Sundance Film Review: Extremely wicked, Shockingly Evil and Vile

Posted January 30, 2019 in

Extremely Wicked, Shockingly Evil and Vile
Sundance Film Festival

Director: Joe Berlinger

It is difficult to ignore the “controversy” surrounding Extremely Wicked, Shockingly Evil and Vile, starring Zac Efron as Ted Bundy and Lily Collins as Bundy’s longtime girlfriend, Liz. The controversy has to do with many people believing the trailer, and Efron’s performance, would romanticize Bundy or disrespect his victims. As a true crime fan who knew a little about Bundy going into the film, I felt that the film was meticulously detailed, thrilling, and respectfully done. The film is not a catalog of Bundy’s crimes, but rather focuses on the manipulation of the people around him and how those people were left to cope with the aftermath.

Extremely Wicked, Shockingly Evil and Vile offers a view of Bundy through Liz’s eyes, showing how supportive she was throughout the initial process of his trials. While Bundy successfully cajoles Liz into loving him, she is tortured by the grisly details of the trials as well as her own doubts about Bundy. The violence and brutality is kept to a minimum in the film, and is mostly confined to what was discussed by detectives and prosecutors at his trials. Bundy’s influence on Liz is portrayed as entirely manipulative and subtle, and the film glaringly reminds viewers how even the most level-headed, intelligent people were able to fall for his charms.

Efron’s portrayal of Bundy is charismatic and chilling at the same time, and is so convincing from Liz’s point of view, I even wondered if Efron’s Bundy could be capable of murder. Efron balances Bundy’s character with an absurd sense of confidence and hints of murderous rage. Collins’ performance is astounding and heartbreaking, highlighting the conflict between Liz’s feelings for Bundy while being plagued with the gnawing suspicion that he may be a murderer. Collins clearly translates the heartbreak of a self-doubting woman who was truly in love with Bundy, as well as her resolve to move on with her life as reality became too gruesome to ignore.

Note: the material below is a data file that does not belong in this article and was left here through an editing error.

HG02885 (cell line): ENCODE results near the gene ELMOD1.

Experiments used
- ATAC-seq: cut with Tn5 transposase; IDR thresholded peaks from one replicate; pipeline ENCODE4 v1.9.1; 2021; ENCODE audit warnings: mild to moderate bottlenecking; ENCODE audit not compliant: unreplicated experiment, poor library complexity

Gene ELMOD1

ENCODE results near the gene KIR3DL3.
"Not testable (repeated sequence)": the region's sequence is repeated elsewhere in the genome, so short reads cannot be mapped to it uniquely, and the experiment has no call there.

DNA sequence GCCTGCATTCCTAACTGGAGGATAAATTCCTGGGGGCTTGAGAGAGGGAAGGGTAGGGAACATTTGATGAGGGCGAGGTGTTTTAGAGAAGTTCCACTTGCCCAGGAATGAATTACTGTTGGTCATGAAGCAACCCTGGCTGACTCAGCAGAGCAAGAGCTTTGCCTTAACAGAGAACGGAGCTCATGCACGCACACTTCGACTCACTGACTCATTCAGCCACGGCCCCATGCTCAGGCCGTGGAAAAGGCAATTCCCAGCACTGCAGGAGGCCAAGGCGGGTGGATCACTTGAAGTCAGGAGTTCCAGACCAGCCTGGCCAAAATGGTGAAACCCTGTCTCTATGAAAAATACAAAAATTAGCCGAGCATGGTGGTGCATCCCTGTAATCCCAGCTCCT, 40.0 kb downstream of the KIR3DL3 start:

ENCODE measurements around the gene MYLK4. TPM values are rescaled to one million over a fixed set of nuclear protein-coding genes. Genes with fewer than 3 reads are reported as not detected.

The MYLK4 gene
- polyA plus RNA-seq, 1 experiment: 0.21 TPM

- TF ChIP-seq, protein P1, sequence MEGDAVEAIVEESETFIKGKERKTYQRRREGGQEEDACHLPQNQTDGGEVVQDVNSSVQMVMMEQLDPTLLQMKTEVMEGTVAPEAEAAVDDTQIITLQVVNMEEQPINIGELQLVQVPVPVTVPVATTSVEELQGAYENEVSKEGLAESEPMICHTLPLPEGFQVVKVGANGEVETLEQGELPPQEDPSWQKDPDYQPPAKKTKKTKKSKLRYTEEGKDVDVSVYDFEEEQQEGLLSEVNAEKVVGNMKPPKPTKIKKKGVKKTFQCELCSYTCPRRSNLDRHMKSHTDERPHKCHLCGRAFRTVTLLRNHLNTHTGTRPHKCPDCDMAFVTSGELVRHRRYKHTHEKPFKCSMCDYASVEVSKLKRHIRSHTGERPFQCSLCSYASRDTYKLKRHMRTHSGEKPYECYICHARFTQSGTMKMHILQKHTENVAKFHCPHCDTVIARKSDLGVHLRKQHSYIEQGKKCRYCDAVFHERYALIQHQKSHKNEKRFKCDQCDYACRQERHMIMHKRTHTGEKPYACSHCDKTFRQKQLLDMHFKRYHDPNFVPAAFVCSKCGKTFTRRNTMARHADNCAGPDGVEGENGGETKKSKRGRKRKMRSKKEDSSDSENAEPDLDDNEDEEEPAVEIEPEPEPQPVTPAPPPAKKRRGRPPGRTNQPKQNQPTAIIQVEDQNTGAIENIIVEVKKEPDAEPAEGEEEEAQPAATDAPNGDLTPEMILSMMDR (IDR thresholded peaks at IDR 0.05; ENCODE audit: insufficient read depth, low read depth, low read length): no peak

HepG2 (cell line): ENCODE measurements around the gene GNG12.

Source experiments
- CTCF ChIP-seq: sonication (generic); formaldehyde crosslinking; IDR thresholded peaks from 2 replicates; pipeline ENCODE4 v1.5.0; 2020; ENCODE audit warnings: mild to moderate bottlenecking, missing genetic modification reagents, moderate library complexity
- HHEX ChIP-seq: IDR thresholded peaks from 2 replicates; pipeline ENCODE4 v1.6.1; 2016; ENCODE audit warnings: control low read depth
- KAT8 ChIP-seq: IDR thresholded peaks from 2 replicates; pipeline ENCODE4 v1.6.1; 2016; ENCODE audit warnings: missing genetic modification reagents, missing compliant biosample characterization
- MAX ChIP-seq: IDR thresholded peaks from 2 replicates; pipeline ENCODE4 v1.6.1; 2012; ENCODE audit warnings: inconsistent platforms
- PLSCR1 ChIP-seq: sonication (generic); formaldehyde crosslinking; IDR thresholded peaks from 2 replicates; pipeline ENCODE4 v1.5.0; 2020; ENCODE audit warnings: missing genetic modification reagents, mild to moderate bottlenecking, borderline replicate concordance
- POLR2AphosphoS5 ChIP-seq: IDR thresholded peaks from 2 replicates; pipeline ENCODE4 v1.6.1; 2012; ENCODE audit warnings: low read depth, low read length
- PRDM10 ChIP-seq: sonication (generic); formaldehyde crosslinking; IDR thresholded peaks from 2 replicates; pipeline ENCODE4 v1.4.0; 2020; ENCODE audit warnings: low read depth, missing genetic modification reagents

For me, Extremely Wicked, Shockingly Evil and Vile excelled in attention to details. Early on in the relationship, gestures that made Liz fall in love with Bundy hinted at a subtle, murderous edge. In one scene, Bundy holds a butcher knife in his hand while making breakfast for Liz and her daughter, while in another scene, he playfully pretends to bite her and holds his hand up to her throat while he kisses her. I personally remember hearing that the real-life Bundy subconsciously picked out victims who had a middle part in their hair. Collins’s hair is parted down the middle in every scene, except at the beginning when Liz first meets Bundy, and at the very end of the movie, a symbol that Liz can no longer be his victim.

Bundy’s trial in Florida on capital murder charges, which was widely televised and famously became a media spectacle, was brilliantly captured in Extremely Wicked, Shockingly Evil and Vile. The dichotomy between the actual legal proceedings was weighed against the charm Bundy was able to impose upon his captive audience. During the credits of the film, clips of the actual Bundy trial were shown, and the juxtaposition of the real events to the fictionalized ones reinforces the brilliant exchange between Efron and John Malkovich as Judge Edward D. Cowart.

It’s almost ironic how the controversy surrounding the film is fed by interpretations of the trailer rather than the actual film. In a way, this seems similar to the initial conflicting public opinion of Bundy at his trial based on an alluring facade, despite the insurmountable evidence against him. The fact that the film borrows a lot from Liz’s perspective is an interesting, fresh take and one that I found to be particularly harrowing and moving. For me, Extremely Wicked, Shockingly Evil and Vile does nothing to glorify Bundy, but rather showcases the toxicity of a smooth-talking murderer, the way he was able to fool people for so long, and the effects this had on the people who were closest to him.–Ali Shimkus

Showtimes:
Jan. 30 // 6:00 p.m // Sundance Mountain Resort Screening Room
Feb. 2 // 12:15 p.m // Eccles Theatre

Read more of SLUG‘s comprehensive coverage of the 2019 Sundance Film Festival.